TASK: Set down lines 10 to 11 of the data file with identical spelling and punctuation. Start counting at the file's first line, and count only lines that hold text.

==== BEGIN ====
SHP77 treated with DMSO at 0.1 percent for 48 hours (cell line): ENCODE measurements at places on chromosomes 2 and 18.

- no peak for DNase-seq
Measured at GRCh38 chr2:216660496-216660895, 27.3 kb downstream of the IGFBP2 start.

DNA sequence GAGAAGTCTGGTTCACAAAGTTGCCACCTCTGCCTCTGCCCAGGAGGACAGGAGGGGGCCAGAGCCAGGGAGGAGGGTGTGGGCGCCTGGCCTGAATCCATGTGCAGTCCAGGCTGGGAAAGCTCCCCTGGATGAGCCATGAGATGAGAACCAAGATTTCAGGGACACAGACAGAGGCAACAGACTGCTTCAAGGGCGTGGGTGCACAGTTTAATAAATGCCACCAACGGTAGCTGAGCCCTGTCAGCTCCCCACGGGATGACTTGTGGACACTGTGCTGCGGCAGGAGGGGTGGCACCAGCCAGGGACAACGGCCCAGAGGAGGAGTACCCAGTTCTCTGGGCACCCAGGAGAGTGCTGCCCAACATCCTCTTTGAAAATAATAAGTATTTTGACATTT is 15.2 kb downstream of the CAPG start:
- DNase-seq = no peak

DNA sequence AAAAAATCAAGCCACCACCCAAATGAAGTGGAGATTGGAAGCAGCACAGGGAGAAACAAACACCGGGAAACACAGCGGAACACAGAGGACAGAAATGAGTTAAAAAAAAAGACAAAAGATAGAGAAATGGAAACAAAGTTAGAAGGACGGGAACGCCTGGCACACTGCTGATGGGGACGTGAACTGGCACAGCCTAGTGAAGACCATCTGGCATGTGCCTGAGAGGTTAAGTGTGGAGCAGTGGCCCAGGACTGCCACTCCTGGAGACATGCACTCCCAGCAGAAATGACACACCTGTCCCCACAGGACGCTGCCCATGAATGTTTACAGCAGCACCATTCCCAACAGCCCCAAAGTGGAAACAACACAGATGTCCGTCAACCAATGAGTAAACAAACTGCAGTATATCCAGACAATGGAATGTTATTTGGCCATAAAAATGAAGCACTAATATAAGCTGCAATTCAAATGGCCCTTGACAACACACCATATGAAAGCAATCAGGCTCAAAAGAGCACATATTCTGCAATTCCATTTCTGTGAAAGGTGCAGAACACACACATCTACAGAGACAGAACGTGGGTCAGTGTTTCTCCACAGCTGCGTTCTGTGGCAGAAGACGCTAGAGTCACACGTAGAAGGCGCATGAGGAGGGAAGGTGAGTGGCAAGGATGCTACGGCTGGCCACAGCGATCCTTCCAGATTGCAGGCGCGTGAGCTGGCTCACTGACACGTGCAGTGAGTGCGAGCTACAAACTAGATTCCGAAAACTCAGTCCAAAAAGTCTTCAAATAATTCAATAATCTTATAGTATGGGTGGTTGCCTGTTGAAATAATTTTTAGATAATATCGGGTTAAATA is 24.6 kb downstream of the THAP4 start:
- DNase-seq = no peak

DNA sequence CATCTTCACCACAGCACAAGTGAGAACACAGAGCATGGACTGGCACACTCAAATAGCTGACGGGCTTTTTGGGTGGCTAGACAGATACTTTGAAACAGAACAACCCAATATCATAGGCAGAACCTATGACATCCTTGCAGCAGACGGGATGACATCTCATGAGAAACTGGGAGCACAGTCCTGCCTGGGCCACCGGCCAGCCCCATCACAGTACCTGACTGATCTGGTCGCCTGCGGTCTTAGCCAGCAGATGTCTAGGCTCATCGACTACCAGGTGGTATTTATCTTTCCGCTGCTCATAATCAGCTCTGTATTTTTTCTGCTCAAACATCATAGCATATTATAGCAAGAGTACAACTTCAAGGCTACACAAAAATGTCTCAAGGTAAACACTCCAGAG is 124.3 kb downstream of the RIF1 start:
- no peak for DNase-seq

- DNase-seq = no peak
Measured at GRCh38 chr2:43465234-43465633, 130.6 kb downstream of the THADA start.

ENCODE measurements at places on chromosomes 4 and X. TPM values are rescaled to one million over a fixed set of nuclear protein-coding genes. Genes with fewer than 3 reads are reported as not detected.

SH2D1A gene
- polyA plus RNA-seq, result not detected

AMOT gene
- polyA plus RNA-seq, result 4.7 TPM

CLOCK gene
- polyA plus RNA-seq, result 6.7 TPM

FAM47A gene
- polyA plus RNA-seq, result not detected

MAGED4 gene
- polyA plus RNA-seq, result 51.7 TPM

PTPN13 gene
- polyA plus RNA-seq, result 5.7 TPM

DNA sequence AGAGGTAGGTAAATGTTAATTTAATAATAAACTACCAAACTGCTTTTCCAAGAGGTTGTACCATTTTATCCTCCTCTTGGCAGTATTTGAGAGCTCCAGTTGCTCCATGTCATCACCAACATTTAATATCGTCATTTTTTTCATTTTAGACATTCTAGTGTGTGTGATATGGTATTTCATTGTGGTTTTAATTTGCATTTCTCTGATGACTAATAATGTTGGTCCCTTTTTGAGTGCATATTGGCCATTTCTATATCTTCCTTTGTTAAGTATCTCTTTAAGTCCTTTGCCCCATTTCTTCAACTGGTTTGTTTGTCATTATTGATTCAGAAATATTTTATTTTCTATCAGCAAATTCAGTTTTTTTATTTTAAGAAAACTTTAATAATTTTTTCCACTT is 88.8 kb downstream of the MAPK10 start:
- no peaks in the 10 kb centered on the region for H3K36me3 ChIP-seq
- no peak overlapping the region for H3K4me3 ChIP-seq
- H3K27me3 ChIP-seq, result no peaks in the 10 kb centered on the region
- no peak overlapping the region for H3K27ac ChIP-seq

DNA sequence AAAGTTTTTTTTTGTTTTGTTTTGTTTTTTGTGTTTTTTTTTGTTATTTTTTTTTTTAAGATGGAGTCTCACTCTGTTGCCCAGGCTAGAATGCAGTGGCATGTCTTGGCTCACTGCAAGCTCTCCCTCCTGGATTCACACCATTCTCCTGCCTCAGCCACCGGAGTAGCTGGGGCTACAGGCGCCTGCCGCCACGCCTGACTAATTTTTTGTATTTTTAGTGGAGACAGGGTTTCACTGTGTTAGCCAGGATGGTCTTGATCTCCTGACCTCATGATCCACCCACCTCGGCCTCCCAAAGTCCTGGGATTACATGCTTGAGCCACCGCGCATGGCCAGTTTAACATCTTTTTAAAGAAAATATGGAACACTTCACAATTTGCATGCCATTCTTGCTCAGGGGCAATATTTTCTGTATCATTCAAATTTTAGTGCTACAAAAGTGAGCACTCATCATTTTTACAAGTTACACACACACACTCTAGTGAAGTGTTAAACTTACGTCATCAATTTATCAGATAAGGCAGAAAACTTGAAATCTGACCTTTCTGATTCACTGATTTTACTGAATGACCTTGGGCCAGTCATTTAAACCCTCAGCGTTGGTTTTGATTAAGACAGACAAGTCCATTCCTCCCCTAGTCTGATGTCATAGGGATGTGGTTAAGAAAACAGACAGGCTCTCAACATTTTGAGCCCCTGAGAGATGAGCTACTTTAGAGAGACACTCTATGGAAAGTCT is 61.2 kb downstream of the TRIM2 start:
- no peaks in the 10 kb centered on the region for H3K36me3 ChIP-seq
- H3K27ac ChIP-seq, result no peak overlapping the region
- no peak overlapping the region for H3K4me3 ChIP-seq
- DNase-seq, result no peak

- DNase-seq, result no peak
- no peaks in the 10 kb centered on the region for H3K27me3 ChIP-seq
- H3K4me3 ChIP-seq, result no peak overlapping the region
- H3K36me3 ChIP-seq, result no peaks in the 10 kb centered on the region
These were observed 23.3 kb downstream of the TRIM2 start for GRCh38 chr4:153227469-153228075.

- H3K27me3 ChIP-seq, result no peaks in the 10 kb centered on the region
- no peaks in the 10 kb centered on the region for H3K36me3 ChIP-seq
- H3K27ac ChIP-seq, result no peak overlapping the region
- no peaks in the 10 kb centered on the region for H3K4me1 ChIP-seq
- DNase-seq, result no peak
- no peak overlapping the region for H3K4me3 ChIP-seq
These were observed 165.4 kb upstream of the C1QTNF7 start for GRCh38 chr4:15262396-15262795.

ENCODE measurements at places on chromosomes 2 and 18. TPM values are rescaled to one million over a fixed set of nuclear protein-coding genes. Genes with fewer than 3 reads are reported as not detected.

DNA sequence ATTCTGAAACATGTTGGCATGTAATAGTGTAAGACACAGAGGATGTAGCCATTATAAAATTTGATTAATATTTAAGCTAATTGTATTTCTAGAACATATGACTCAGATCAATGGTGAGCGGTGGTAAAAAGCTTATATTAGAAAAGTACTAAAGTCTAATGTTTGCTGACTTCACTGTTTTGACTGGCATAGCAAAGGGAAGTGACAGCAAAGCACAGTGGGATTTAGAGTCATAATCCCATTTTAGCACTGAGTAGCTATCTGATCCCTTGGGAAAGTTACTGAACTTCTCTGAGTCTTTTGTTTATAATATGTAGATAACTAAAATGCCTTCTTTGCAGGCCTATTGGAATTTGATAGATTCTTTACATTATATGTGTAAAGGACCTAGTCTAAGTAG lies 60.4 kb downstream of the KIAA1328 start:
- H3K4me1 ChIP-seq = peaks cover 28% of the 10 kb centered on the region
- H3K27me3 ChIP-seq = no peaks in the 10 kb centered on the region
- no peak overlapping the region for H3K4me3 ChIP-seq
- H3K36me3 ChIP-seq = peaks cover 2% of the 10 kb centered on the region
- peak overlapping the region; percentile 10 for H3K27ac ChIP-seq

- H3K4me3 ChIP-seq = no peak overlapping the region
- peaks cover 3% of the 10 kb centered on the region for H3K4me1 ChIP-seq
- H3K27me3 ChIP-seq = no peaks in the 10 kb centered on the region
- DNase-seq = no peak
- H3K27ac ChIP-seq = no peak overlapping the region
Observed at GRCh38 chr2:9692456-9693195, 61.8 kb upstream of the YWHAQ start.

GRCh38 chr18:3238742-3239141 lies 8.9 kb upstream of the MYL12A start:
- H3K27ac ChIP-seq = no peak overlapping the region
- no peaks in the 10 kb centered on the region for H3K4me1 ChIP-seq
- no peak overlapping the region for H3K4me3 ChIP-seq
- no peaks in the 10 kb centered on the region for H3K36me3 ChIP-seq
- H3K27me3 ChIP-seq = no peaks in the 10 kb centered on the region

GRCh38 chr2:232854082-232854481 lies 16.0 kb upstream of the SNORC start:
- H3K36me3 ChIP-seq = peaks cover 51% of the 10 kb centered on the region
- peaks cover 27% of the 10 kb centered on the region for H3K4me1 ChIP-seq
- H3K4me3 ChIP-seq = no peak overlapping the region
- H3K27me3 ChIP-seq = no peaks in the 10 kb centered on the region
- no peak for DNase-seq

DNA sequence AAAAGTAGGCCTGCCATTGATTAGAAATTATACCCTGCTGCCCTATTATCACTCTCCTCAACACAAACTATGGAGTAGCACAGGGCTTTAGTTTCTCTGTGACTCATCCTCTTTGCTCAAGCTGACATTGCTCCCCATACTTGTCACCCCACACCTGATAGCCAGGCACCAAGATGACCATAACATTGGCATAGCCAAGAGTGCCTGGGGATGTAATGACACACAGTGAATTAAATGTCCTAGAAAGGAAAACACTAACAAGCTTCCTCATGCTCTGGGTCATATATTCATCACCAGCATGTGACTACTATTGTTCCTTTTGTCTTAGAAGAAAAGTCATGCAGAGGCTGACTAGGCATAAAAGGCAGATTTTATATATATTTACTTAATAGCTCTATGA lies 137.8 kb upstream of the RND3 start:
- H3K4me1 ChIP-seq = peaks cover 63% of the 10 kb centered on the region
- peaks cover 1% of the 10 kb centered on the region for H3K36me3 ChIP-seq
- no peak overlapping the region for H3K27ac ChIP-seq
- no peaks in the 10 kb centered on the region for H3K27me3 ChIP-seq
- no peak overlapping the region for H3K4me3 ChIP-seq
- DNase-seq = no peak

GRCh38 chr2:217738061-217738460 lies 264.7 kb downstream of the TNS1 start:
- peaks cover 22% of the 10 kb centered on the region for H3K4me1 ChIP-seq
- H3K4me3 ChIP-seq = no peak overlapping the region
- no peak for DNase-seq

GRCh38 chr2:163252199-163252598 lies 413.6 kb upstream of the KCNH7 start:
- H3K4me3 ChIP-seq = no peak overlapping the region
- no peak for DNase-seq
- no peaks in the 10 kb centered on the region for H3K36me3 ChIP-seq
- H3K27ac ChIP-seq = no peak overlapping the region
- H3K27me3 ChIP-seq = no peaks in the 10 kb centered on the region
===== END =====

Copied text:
- DNase-seq = no peak
Measured at GRCh38 chr2:43465234-43465633, 130.6 kb downstream of the THADA start.